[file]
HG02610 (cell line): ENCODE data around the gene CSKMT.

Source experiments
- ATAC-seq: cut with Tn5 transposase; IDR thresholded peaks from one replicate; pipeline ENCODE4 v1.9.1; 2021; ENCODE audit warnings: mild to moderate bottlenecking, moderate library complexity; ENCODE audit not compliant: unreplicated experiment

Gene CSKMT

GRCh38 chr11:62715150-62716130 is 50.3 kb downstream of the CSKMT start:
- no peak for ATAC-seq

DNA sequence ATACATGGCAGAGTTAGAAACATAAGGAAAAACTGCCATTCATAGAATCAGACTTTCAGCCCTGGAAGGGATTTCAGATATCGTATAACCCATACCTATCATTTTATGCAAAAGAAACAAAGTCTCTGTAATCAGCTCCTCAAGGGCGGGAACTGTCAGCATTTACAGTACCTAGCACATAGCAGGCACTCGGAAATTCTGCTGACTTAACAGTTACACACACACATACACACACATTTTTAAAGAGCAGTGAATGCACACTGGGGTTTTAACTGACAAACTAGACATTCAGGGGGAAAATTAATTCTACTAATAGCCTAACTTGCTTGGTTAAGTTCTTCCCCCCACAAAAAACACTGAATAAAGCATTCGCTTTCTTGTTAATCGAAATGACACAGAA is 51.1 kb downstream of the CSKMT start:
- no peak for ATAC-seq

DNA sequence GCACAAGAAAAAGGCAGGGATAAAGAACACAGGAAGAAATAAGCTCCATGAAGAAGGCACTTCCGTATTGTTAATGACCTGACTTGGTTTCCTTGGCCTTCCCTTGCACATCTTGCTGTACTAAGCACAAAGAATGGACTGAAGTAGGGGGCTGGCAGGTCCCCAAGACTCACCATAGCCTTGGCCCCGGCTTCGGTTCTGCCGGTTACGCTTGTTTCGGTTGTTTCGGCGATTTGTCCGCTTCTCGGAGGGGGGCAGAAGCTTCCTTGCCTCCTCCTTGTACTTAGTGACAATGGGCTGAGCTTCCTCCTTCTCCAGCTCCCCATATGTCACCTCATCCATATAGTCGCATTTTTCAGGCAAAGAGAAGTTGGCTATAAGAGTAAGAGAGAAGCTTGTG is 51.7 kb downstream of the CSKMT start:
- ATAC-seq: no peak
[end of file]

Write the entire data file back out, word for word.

HG02610 (cell line): ENCODE data around the gene CSKMT.

Source experiments
- ATAC-seq: cut with Tn5 transposase; IDR thresholded peaks from one replicate; pipeline ENCODE4 v1.9.1; 2021; ENCODE audit warnings: mild to moderate bottlenecking, moderate library complexity; ENCODE audit not compliant: unreplicated experiment

Gene CSKMT

GRCh38 chr11:62715150-62716130 is 50.3 kb downstream of the CSKMT start:
- no peak for ATAC-seq

DNA sequence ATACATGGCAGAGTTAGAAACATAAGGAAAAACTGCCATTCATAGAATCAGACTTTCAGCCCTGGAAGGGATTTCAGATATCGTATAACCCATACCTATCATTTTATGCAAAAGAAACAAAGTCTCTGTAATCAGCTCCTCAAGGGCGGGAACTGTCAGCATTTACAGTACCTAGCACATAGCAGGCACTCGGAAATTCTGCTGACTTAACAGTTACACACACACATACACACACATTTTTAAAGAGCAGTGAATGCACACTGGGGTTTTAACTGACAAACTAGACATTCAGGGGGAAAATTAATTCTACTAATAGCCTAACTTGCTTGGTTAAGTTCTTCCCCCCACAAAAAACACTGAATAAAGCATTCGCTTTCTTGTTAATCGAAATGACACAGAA is 51.1 kb downstream of the CSKMT start:
- no peak for ATAC-seq

DNA sequence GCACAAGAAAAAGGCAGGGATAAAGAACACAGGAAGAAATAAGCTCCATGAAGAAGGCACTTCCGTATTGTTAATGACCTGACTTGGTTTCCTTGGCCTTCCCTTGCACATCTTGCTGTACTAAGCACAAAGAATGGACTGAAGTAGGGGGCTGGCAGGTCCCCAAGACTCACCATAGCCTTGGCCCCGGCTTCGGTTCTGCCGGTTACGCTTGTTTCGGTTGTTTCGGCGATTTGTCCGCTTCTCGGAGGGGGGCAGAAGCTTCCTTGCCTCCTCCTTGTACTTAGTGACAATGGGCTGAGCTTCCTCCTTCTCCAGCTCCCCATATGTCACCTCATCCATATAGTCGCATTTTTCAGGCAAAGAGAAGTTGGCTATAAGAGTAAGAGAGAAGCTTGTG is 51.7 kb downstream of the CSKMT start:
- ATAC-seq: no peak